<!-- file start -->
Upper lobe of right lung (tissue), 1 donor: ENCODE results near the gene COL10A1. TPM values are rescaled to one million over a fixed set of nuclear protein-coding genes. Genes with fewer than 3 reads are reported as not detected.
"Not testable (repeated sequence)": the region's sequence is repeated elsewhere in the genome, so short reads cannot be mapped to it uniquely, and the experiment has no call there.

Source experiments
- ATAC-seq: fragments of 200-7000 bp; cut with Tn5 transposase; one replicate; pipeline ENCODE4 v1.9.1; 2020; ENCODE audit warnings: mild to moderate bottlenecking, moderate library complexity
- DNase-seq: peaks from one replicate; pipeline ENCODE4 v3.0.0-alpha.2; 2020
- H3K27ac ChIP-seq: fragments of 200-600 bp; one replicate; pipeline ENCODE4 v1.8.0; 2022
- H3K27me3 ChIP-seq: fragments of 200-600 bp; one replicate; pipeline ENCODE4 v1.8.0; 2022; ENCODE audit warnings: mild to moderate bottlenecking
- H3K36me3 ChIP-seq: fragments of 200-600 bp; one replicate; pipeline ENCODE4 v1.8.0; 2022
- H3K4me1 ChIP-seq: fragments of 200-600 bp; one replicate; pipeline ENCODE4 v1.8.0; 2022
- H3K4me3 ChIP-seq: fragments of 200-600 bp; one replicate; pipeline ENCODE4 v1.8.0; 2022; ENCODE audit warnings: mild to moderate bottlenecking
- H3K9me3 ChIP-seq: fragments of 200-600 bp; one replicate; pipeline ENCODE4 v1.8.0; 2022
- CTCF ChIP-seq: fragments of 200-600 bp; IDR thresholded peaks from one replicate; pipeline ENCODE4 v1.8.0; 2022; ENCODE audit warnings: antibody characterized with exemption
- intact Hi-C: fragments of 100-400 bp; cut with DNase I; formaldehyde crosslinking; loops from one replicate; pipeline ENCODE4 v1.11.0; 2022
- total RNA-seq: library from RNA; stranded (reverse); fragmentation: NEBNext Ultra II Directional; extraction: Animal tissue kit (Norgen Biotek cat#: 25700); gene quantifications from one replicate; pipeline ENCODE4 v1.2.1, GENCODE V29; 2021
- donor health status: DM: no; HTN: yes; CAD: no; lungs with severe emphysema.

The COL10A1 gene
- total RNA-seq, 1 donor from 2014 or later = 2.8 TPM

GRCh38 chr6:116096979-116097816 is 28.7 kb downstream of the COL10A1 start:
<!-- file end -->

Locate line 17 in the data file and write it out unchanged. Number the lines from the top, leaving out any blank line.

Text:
- total RNA-seq, 1 donor from 2014 or later = 2.8 TPM